Republican Presidential hopeful Donald Trump held a news conference before a rally in Dubuque, Iowa. Mr. Trump called on a reporter but Jorge Ramos jumped the journalistic queue and pressed his invariable query advocating immigration regularization for illegal aliens.
Trump rebuffed Ramos for overstepping his recognition. As Ramos lectured the candidate that he could not deport 11 million people and insisting that he had the right to talk, Mr. Trump signaled to security in order to have the unruly Univision anchor escorted from the room.
A little later during the presser, Ramos was allowed back into the press pool and got to ask his question, albeit in an argumentative and interrupting manner.
After the event, Jorge Ramos sought to rally the press against Donald Trump as an extremist . When interviewed by George Stephanopolis of ABC News (which Ramos is affiliated with via Fusion) Ramos claimed:
As a journalist you have to take a stand. I think the best journalism happens when you take a stand and when it comes to racism, discrimination, corruption, public life, dictatorship or human rights, as journalists, we are not only required but we are forced to take a stand and clearly when Mr. Trump is talking about immigration in an extreme way, we have to confront him and I think that’s what I did yesterday.
Be that as it may, Ramos clearly was not called upon in the initial exchange. But because Ramos things that he has the right to do so and it suits his purposes, he will break the rules. Not unlike what what illegal immigrants do.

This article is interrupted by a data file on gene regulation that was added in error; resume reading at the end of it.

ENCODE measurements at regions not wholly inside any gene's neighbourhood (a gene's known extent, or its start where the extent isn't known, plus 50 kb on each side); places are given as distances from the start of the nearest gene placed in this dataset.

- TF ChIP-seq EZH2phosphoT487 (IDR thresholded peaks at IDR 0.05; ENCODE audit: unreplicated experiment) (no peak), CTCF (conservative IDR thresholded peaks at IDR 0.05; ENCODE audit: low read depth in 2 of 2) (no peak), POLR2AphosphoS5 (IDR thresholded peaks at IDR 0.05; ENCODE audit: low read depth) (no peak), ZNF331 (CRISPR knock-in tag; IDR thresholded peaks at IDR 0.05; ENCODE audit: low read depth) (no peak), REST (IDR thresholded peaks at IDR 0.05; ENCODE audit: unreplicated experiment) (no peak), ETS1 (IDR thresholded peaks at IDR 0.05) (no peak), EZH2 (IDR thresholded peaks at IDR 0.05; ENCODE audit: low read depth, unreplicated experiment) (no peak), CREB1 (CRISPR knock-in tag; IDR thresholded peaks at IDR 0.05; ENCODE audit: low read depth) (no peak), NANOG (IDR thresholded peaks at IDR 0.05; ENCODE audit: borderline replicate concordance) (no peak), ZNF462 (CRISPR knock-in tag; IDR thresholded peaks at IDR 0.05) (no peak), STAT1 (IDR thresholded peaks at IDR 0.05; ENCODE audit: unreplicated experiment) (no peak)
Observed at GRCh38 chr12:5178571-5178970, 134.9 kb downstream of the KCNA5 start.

Clearly, Jorge Ramos is passionate about advocating a comprehensive immigration reform which would result in regularization, which is anathematic to Mr. Trump meteoric campaign. But reporters ought to be reporting and not advocating, especially when questioning at press conferences.
Mr. Ramos seems to think that he has many special rights. Ramos reasserted his Mexican heritage and is a proud participant in American and Mexican elections. The American government does not take a stand on dual citizens voting in foreign elections. But that seems like a special right which emboldens Mr. Ramos and inspires him to yearn for other compadres to share in that privilege of blurred lines.
But is it right for a journalist to be biased against a subject who one is covering? It has long been shown that the media leans left. In the post Fairness Doctrine broadcasting, commentators have clearly partisan perspectives. As long as these biases are clearly disclosed, the audience can discern that the perspective can be jaundiced. But Mr. Ramos was a reporter who argued with his subject out of turn. Does Ramos believe that he has the special right to interrupt or advocate?
It should be noted that Jorge Ramos' daughter is working for Hillary Clinton's Presidential campaign. No wonder the GOP chose Telemundo instead of Univision to host a Florida Primary Presidential debate in February.
There is an idiomatic Castillian (peninsular Spanish) expression "¡Que cara dura!" which can be literally translated as "What a hard face!" but is captured in the Yiddish expression "What chutzpah!". Jumping the journalistic line and then justifying it as taking a stand against extremism epitomizes that idiom. Moreover, posing as a reporter and then acting akin to a "Black Lives Matter" agitator does not seem right. Furthermore, aggressively covering Republicans when his family is involved in the Hillary 2016 campaign is a misappropriated right.
From the District of Calamity-- ¡Que cara dura!